Hello all!! It’s been a couple of weeks since my last entry. This will likely be my last entry as a Visitor at Dancing Rabbit. I have an interview with the community on Friday, and provided all goes well, I should be moving here as a Resident in October.
The last couple of weeks have been very revealing in a deeply personal sense. The baseline level of intimacy between members and residents was very awkward at first, but has shown itself to be an essential component of changing cultural norms and extinguishing the seeds of stress, anger, and violence. In a world where those are heaped upon many in abundance (especially in the U.S.), the stress levels here remain exceptionally low from anything I have ever experienced.
The overriding mission here is to create a society that is sustainable, not only in terms of ecology, but also in terms of personal interaction. The two are very closely related. I have been made very aware of the isolation many Americans experience, even while being surrounded by family, neighbors, and co-workers. The struggle for “the latest and greatest” doesn’t exist here, unless it is a useful technology that progress the mission.
I was pleasantly surprised to find an infrastructure that is robust enough to allow for many of the same creature comforts that I had at home. There are movie nights, game nights, song circles (which I have been hesitant to jump into SO FAR), and the occasional bonfire. There is a Bed and Breakfast here, The Milkweed Mercantile, which boasts a five-star rating and a large selection of snacks and wines. They also host a pizza night once a week which a consistent point of excitement within the community.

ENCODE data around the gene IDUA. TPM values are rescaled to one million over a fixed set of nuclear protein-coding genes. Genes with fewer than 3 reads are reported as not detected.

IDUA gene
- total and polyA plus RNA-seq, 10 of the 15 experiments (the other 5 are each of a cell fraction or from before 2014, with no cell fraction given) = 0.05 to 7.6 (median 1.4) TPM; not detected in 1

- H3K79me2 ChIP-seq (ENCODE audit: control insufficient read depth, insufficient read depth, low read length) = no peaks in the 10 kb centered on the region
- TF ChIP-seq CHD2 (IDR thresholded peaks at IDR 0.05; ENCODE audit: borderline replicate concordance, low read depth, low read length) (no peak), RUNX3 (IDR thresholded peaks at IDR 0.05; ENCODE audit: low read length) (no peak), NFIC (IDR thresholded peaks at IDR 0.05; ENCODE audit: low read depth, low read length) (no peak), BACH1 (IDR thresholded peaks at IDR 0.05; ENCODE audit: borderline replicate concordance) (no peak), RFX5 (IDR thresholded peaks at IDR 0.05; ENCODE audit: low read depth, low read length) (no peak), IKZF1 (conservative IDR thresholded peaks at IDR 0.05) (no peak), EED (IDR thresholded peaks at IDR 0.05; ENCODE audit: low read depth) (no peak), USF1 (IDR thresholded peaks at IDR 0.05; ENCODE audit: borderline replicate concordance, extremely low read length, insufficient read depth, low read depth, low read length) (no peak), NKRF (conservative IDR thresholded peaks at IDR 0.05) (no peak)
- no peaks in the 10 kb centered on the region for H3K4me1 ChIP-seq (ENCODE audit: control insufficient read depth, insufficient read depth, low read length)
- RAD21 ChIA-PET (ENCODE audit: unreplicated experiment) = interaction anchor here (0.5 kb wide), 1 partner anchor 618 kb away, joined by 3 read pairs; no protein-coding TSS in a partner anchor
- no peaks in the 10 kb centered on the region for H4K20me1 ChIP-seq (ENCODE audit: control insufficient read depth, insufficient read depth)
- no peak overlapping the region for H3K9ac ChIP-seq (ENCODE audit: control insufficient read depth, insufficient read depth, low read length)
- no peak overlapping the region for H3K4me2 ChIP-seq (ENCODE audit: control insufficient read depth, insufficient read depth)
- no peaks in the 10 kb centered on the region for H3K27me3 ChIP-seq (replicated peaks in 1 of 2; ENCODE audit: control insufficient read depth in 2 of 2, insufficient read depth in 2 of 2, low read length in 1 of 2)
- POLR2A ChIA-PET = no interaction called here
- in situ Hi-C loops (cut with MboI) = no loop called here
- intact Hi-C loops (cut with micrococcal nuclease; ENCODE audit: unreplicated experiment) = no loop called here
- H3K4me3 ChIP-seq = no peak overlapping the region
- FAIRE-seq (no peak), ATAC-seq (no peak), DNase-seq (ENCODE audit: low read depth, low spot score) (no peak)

The food is outstanding. I am eating on a much more regular schedule. The food doesn’t sit nearly as “heavy” on my stomach. My typical indigestion is gone. I don’t have a scale, but I am losing weight, feeling wonderful, and have more energy than I have had in years. The circles that typically sit under my eyes are fading away.
The biggest surprise for me as far as food has been the vegan kitchen (there are a few kitchen co-ops here, and we rotate through them). I had never tried vegan food, and assumed it to be bland and malnourished; I was very mistaken. A masterful use of spices has shown it to be very, VERY good. If approved for residency, they are the top of my list for the food co-op I may join.
The work we have done so far has been mostly manual labor. We have participated in the construction of new homes, most of which are absolutely stunning. Why so many are tricked into craving “cookie cutter” homes is beyond me. Their homes embody the soul of the family/couple; they are sustainable, they are highly customized, and most marry technology, passive solar, and rain collection techniques with simple yet elegant construction. It is also built by their hands. Most homes take 2-3 years to finish, as winter doesn’t allow for much productivity.In my opinion, they are very much worth the effort and patience.
I am very excited to what the future may offer me here at Dancing Rabbit. One of the key components of the mission here is outreach; it does no good to have a great example of sustainable living if the rest of the world is unaware of viable models. They have a weekly newsletter. the DR Inc. Executive Director (who lives here) has spoken at TED Talks. There is currently a photographer from National Geographic here. He’s having a blast and clicking like crazy. I’ll likely be renting the room he is staying in upon my return (approval pending).
All in all, this experience has shown me that I am not alone in my deep concern for the problems posed to our species; Eco-villages and other intentional communities have been springing up like wildfire for the last 20 years or so. I have no one to “preach” to here, as they are all very aware, and have a heart of contribution as opposed to willful ignorance.
This place feels like a home, a very welcome first for me. I hope the community feels the same. Either way, I have nothing but admiration for what is happening here and in other eco-villages. The world needs doers, not talkers, not economists. This is a place of doers. These are the folks who can change the world; the rest just seem content to slide through. This is a good place.